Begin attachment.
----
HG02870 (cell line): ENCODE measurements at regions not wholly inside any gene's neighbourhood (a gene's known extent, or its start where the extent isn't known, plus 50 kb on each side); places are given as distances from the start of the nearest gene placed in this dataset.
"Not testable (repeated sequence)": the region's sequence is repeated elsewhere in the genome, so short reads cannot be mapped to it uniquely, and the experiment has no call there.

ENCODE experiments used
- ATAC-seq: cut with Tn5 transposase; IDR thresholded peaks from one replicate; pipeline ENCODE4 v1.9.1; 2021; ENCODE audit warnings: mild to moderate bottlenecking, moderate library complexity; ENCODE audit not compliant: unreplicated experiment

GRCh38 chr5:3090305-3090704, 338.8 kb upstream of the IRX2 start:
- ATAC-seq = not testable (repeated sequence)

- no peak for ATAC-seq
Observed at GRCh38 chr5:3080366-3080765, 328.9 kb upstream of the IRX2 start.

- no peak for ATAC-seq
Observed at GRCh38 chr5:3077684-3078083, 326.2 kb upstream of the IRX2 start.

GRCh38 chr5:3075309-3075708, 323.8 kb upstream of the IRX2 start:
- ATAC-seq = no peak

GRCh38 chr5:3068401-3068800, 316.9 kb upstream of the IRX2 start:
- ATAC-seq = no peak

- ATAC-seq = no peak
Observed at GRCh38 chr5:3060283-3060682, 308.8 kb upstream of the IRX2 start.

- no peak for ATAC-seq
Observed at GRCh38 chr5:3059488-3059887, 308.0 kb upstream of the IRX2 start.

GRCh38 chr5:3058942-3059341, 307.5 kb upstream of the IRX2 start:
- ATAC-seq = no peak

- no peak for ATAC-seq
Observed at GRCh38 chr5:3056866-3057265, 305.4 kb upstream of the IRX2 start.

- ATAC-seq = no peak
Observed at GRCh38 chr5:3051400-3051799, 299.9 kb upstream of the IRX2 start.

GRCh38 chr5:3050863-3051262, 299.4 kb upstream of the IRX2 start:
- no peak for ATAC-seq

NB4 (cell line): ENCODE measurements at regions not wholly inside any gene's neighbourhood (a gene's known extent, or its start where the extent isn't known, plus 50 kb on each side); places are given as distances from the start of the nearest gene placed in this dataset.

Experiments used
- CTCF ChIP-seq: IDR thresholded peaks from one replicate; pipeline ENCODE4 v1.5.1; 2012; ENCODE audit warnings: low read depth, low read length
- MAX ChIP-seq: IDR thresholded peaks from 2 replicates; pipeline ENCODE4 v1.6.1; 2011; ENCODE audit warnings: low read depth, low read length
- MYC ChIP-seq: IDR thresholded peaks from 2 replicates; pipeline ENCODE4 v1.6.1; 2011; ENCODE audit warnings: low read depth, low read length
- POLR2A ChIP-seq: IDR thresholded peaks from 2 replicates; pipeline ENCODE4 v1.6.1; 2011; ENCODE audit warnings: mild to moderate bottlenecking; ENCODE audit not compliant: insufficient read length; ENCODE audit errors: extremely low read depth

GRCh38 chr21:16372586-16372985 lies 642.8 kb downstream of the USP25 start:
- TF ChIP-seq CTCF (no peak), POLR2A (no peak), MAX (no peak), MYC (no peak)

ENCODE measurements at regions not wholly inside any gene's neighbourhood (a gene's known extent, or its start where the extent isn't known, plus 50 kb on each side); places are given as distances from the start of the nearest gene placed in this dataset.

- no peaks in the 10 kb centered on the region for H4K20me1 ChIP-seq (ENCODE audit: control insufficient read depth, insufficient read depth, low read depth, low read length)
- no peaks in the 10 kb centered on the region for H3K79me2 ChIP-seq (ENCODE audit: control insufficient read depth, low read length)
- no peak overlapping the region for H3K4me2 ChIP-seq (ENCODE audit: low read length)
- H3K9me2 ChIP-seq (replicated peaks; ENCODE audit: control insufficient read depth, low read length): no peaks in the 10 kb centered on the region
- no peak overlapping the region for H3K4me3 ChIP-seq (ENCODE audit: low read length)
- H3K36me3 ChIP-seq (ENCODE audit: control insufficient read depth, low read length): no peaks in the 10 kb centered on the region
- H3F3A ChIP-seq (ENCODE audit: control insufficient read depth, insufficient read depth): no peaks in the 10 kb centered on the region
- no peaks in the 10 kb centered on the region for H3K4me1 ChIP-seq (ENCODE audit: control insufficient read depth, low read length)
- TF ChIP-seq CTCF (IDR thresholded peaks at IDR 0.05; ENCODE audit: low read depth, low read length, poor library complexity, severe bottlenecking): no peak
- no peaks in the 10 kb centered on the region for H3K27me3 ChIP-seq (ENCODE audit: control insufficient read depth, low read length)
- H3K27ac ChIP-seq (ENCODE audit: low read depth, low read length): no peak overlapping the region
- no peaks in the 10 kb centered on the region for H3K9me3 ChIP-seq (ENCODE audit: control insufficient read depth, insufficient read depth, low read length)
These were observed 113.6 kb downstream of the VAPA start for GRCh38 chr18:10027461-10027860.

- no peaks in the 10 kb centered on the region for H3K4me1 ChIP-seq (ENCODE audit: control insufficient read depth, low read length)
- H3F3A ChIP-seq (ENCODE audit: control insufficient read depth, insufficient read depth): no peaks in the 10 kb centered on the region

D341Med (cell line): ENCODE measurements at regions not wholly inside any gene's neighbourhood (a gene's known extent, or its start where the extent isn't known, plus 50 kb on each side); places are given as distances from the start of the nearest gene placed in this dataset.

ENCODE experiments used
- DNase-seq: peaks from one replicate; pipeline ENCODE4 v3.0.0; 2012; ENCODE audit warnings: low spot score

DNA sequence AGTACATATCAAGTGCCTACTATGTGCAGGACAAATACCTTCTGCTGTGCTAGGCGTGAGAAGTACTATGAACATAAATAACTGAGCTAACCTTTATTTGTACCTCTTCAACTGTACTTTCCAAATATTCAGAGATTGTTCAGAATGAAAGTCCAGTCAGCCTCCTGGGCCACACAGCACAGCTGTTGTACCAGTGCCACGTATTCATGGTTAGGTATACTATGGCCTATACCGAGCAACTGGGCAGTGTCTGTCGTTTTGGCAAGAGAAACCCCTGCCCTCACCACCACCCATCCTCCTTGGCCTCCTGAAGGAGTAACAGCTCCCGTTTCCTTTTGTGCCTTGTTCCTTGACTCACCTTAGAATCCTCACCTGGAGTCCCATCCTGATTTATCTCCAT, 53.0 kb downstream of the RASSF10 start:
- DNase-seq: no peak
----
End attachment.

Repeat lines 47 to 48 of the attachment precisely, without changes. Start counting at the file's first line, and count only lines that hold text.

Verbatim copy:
- no peaks in the 10 kb centered on the region for H3K9me3 ChIP-seq (ENCODE audit: control insufficient read depth, insufficient read depth, low read length)
These were observed 113.6 kb downstream of the VAPA start for GRCh38 chr18:10027461-10027860.